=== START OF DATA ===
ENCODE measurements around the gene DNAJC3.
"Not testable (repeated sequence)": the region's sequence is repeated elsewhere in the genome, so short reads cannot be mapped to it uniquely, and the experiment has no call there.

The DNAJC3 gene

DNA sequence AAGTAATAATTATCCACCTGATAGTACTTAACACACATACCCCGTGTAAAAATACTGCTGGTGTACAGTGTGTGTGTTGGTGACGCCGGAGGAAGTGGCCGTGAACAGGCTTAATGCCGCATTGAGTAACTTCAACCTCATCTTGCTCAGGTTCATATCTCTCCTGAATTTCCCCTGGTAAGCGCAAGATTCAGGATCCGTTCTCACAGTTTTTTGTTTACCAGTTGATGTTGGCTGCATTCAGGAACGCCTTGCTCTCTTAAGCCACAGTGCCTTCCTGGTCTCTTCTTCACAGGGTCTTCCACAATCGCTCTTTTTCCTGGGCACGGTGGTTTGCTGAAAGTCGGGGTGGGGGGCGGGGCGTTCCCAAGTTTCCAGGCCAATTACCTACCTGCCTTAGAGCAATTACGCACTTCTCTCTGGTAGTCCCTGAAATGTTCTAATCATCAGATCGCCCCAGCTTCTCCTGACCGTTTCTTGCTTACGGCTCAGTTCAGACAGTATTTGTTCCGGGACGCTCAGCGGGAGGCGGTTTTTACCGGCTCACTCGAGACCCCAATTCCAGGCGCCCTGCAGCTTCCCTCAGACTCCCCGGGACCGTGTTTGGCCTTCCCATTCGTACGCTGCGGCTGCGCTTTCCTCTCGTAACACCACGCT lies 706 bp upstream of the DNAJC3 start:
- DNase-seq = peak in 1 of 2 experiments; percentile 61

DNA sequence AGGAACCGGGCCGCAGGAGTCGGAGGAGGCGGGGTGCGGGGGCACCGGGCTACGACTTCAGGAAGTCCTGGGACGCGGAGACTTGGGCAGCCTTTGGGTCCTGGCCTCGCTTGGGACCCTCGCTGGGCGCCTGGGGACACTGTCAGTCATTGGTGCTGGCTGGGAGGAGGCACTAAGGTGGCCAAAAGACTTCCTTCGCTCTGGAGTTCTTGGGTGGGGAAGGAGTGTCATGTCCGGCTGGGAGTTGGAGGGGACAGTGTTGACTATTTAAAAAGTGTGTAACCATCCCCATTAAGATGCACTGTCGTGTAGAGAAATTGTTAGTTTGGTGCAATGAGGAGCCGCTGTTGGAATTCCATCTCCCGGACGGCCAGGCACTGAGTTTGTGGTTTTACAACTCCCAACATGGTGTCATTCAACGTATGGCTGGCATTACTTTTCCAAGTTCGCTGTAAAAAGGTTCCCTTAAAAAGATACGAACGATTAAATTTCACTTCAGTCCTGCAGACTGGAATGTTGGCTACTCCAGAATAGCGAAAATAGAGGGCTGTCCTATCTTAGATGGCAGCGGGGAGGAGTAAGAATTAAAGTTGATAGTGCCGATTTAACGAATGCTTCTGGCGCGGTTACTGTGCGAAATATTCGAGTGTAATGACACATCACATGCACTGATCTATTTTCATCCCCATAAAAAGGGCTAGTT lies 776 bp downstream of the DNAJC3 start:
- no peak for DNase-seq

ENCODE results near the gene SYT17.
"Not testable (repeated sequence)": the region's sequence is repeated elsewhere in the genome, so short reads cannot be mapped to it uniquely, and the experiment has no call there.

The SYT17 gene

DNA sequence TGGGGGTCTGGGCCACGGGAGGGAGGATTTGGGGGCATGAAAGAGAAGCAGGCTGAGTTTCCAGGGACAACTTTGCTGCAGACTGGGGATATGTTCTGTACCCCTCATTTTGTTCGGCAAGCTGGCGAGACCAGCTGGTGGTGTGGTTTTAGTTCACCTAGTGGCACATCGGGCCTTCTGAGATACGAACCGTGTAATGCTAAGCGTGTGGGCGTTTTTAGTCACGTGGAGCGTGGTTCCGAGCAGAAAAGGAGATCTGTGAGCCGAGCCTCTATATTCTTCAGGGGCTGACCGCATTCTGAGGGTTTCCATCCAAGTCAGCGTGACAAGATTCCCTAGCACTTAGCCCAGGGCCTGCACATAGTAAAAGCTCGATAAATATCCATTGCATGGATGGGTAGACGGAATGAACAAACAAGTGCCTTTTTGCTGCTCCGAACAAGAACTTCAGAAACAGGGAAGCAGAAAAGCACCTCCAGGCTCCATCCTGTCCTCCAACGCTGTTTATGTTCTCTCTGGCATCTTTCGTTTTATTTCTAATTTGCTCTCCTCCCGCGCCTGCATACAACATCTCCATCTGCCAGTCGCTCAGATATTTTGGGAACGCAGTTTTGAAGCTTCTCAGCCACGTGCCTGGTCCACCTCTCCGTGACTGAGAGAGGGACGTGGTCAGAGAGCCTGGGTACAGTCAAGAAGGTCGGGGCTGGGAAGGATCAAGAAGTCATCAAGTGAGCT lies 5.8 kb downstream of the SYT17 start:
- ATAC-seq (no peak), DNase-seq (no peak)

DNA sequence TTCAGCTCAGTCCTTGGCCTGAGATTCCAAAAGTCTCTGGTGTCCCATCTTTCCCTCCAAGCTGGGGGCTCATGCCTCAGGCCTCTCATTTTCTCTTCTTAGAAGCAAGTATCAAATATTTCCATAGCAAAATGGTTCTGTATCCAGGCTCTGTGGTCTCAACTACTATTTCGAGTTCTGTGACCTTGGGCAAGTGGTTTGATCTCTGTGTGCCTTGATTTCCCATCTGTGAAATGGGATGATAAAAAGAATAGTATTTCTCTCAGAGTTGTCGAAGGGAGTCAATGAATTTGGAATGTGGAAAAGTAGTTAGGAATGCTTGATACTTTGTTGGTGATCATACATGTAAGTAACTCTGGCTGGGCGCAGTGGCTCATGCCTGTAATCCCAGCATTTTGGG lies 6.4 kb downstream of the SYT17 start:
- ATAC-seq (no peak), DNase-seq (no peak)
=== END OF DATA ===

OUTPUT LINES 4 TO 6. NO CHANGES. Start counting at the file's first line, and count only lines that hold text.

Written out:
DNA sequence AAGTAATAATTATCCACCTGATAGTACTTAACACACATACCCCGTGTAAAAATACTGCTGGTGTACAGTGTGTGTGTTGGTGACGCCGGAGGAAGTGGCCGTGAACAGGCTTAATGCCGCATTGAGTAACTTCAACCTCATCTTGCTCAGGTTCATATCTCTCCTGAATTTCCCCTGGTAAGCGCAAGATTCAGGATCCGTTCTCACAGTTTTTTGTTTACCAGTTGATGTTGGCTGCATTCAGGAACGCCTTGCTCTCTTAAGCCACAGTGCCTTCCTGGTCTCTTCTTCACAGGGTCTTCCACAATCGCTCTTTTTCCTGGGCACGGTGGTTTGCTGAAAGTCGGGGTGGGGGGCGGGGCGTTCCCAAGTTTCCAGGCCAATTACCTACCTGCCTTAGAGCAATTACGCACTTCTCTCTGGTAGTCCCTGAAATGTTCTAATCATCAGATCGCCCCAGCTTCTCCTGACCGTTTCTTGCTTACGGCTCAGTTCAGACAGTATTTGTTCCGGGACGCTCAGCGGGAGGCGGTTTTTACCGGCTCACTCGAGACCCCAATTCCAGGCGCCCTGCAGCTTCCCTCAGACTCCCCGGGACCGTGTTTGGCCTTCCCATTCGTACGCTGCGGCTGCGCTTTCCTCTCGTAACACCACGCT lies 706 bp upstream of the DNAJC3 start:
- DNase-seq = peak in 1 of 2 experiments; percentile 61

DNA sequence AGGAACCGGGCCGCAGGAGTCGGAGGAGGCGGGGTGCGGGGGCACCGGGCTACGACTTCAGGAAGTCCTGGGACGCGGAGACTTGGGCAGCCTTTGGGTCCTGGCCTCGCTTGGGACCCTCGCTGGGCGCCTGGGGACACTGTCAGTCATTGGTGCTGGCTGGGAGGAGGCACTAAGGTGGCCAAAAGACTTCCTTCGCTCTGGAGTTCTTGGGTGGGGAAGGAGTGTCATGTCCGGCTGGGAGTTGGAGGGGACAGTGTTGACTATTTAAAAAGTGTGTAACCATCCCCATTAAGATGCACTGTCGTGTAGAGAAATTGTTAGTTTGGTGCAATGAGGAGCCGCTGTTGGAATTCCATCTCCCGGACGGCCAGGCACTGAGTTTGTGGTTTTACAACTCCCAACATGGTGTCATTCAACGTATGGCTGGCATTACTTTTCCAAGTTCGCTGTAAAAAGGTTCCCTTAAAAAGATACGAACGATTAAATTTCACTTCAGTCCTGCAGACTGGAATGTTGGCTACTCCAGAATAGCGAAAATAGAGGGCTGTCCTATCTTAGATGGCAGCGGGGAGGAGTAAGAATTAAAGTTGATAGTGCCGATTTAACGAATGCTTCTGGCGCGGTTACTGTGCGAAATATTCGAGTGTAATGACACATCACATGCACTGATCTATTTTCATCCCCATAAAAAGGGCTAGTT lies 776 bp downstream of the DNAJC3 start: